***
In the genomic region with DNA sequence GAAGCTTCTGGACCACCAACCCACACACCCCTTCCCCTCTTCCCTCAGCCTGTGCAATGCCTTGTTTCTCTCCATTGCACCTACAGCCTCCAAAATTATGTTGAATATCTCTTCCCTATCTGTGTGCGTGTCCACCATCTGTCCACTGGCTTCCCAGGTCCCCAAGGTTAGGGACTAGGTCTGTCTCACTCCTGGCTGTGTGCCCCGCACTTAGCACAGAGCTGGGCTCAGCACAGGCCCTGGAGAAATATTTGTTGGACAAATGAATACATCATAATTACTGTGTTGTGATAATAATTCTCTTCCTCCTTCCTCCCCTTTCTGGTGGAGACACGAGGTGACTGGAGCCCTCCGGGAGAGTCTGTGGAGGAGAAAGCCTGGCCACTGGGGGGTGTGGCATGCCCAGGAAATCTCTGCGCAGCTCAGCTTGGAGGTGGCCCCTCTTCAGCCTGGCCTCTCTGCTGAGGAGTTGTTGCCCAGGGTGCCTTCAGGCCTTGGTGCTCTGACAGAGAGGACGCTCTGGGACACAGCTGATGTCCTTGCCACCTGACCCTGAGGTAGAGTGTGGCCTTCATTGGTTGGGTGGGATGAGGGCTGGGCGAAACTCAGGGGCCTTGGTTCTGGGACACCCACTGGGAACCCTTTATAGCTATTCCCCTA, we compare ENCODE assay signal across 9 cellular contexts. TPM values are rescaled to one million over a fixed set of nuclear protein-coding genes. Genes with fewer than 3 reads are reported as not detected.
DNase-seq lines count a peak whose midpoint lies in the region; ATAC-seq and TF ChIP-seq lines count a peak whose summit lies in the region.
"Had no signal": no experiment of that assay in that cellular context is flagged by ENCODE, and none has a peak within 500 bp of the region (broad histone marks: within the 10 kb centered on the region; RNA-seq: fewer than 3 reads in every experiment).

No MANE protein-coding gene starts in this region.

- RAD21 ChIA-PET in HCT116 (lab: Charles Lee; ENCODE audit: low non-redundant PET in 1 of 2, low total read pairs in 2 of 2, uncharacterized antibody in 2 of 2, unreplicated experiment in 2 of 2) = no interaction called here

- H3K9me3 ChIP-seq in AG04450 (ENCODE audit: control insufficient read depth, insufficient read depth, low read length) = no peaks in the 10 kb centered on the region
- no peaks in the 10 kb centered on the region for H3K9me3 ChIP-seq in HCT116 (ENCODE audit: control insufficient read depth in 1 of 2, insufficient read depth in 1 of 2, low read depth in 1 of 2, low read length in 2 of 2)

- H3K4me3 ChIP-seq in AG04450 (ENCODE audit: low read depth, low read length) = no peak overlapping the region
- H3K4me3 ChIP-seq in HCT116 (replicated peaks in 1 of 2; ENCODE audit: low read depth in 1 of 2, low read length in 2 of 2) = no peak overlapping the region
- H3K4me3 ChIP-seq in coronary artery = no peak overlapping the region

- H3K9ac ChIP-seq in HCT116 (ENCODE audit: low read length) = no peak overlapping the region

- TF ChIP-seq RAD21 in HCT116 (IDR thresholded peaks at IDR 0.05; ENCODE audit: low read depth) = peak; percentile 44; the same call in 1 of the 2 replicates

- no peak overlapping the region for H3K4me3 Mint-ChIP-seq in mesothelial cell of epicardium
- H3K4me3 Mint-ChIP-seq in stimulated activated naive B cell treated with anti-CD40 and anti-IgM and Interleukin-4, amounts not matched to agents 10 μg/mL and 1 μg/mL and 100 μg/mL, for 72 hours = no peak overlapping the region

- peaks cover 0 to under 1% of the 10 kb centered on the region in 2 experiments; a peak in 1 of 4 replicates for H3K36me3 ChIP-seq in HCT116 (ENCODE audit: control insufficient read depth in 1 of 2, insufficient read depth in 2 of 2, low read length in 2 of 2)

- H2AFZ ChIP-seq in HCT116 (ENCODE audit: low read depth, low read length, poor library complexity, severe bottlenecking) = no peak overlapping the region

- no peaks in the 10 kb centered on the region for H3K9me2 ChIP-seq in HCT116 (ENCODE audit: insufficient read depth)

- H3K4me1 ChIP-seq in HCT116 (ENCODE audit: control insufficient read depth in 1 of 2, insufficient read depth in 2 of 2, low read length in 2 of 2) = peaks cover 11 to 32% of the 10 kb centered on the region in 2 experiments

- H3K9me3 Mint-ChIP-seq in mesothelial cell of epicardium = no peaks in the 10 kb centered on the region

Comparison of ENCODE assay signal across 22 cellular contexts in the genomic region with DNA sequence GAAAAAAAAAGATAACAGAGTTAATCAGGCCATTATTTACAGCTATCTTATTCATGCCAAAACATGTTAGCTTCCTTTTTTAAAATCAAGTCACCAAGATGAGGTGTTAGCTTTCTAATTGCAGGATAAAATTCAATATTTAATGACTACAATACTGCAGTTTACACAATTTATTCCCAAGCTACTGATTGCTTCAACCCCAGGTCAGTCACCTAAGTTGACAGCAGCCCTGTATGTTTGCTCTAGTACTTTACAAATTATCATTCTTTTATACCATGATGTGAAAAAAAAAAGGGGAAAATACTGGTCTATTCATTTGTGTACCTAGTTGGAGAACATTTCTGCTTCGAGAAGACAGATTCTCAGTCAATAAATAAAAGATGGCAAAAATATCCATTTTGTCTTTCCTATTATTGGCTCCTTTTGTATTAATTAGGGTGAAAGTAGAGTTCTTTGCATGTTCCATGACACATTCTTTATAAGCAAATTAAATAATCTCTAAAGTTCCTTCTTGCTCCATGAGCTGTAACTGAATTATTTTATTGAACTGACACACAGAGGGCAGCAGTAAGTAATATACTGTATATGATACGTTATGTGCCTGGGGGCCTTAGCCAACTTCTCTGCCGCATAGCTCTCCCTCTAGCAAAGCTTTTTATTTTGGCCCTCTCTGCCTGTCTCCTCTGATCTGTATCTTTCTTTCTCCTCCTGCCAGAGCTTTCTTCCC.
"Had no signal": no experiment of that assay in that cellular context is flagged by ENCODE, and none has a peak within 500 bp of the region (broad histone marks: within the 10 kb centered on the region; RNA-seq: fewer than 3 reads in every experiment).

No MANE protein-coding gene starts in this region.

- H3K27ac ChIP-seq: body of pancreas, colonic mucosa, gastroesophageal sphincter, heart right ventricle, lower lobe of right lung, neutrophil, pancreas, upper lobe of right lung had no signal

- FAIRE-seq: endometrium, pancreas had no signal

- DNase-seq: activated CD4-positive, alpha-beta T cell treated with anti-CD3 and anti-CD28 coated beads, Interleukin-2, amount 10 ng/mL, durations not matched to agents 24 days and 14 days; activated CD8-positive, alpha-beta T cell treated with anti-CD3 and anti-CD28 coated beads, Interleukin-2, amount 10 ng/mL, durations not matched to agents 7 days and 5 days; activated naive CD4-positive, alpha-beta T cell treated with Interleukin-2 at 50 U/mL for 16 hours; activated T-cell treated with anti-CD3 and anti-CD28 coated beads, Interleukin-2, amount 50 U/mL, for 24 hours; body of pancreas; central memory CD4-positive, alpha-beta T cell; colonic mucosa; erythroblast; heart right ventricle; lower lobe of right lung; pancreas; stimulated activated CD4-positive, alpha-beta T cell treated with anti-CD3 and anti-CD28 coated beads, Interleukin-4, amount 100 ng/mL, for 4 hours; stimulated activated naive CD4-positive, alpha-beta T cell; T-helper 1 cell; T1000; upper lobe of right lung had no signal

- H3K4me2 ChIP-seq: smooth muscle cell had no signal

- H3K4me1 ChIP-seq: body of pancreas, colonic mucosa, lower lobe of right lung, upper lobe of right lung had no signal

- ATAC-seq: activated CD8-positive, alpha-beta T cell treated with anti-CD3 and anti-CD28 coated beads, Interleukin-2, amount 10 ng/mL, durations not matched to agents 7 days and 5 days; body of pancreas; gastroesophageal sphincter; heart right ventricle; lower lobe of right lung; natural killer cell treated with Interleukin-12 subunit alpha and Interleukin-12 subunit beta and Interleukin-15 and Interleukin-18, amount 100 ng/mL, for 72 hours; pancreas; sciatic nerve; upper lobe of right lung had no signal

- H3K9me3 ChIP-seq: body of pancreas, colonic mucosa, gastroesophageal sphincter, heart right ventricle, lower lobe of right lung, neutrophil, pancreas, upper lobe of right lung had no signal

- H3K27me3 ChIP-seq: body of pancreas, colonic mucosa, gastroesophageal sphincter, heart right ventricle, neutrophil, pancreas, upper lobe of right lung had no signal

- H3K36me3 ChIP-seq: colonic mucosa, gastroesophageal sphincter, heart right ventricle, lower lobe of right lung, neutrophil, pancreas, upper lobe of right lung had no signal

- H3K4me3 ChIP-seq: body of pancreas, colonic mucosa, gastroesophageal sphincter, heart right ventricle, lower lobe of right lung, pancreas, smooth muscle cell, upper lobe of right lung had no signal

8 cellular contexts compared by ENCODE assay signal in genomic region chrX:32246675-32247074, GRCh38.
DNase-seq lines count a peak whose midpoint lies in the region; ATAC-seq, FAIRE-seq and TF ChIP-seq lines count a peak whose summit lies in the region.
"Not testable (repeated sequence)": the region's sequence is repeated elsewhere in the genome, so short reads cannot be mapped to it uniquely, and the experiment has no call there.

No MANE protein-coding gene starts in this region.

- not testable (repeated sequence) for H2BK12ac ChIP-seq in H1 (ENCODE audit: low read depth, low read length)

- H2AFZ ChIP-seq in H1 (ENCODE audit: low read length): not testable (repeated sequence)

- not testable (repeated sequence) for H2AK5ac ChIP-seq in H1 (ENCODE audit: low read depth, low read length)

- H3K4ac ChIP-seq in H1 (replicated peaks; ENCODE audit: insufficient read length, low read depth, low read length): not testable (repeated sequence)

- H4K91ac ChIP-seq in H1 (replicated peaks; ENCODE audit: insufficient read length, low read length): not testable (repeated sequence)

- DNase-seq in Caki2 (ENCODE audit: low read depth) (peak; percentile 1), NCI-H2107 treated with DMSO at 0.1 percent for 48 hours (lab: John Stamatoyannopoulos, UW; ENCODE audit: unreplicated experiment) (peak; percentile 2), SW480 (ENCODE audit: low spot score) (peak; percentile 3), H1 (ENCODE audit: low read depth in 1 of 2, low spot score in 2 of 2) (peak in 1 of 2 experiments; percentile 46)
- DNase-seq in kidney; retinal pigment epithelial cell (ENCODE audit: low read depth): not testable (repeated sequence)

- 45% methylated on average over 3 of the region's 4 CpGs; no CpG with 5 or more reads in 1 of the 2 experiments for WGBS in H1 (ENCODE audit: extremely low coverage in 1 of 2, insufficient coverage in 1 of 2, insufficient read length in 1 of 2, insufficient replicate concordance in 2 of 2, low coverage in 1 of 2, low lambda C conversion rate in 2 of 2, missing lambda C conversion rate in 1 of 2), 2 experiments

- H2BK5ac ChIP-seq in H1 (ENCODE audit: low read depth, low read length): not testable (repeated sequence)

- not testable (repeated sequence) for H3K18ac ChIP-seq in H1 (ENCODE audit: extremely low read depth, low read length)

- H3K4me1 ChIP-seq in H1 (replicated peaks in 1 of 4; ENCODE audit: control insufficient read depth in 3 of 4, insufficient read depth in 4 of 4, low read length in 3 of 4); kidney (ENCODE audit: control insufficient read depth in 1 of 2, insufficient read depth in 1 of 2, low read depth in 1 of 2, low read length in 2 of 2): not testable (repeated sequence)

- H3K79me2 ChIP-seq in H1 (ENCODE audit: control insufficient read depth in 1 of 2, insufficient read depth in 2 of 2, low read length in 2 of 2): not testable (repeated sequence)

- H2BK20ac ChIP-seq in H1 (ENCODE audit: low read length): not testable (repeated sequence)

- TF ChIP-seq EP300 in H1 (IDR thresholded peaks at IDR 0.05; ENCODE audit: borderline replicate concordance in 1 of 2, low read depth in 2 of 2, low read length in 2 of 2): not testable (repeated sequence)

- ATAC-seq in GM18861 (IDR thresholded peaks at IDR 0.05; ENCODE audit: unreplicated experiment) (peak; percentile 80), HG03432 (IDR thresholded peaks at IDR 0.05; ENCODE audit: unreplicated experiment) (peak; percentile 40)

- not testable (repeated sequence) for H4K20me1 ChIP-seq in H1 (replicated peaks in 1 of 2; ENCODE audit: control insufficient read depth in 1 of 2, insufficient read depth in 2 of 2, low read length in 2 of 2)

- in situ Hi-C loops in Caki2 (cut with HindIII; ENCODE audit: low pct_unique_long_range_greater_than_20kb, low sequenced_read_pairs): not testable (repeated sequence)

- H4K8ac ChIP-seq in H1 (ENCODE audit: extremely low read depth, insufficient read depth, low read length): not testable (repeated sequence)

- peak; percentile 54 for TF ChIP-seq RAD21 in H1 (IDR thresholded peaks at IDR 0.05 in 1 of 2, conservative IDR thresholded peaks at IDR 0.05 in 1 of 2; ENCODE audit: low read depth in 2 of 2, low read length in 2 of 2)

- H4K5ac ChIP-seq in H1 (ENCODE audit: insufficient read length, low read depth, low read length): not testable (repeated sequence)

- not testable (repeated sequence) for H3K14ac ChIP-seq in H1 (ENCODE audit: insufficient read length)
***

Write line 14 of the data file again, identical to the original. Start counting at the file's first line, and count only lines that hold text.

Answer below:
- H3K4me3 Mint-ChIP-seq in stimulated activated naive B cell treated with anti-CD40 and anti-IgM and Interleukin-4, amounts not matched to agents 10 μg/mL and 1 μg/mL and 100 μg/mL, for 72 hours = no peak overlapping the region